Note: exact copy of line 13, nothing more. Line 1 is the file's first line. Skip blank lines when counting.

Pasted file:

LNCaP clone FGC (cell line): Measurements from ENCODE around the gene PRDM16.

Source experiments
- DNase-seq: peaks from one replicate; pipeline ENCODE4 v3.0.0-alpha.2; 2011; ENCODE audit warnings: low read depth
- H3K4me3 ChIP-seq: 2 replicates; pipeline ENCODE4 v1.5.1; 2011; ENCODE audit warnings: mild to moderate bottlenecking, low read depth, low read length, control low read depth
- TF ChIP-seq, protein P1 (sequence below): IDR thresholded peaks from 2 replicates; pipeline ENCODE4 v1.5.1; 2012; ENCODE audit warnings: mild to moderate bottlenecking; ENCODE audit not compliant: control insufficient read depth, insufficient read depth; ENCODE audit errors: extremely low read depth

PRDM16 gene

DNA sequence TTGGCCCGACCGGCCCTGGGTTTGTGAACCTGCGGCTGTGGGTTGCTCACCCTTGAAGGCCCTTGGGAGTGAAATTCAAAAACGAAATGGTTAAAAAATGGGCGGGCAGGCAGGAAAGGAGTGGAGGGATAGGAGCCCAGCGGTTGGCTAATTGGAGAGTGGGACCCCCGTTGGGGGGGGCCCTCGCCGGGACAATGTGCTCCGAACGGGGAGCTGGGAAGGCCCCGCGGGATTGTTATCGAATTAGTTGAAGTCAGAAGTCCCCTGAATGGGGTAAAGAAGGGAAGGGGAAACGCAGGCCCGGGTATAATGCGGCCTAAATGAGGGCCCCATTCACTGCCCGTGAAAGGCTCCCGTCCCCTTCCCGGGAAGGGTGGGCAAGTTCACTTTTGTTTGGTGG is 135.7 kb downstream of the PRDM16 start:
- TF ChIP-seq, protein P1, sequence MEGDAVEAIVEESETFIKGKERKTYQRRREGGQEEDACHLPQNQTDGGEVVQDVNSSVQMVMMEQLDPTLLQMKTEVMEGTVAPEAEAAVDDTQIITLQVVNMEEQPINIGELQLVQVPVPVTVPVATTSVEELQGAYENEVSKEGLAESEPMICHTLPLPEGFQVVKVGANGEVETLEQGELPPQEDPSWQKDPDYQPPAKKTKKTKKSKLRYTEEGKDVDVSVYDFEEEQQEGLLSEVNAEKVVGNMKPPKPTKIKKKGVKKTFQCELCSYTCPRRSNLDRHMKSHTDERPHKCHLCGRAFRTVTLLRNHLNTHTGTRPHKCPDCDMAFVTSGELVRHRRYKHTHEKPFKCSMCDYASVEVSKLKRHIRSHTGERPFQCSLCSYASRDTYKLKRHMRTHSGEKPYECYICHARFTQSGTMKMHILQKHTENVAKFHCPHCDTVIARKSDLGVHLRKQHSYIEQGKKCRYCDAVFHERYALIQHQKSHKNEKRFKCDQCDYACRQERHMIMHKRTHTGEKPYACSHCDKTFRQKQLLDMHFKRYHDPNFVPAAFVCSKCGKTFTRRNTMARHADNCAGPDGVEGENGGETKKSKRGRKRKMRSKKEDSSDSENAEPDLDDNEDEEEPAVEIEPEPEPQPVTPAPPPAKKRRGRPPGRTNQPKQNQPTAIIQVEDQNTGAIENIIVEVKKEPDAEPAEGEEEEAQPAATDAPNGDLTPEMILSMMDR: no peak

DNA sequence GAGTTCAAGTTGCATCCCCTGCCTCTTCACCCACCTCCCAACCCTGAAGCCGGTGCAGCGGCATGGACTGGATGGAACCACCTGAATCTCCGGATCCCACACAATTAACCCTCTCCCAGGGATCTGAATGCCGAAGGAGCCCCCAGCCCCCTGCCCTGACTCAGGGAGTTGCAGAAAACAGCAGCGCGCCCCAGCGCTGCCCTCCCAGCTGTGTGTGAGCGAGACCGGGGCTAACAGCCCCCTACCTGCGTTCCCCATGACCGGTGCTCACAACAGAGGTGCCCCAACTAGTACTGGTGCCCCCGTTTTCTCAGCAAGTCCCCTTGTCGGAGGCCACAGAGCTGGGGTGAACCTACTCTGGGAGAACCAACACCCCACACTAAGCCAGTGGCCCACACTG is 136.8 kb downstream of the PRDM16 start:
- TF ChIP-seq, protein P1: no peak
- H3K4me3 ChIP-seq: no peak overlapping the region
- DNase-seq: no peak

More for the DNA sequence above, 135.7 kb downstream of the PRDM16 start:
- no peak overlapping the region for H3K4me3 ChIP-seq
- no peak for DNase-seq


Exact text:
More for the DNA sequence above, 135.7 kb downstream of the PRDM16 start: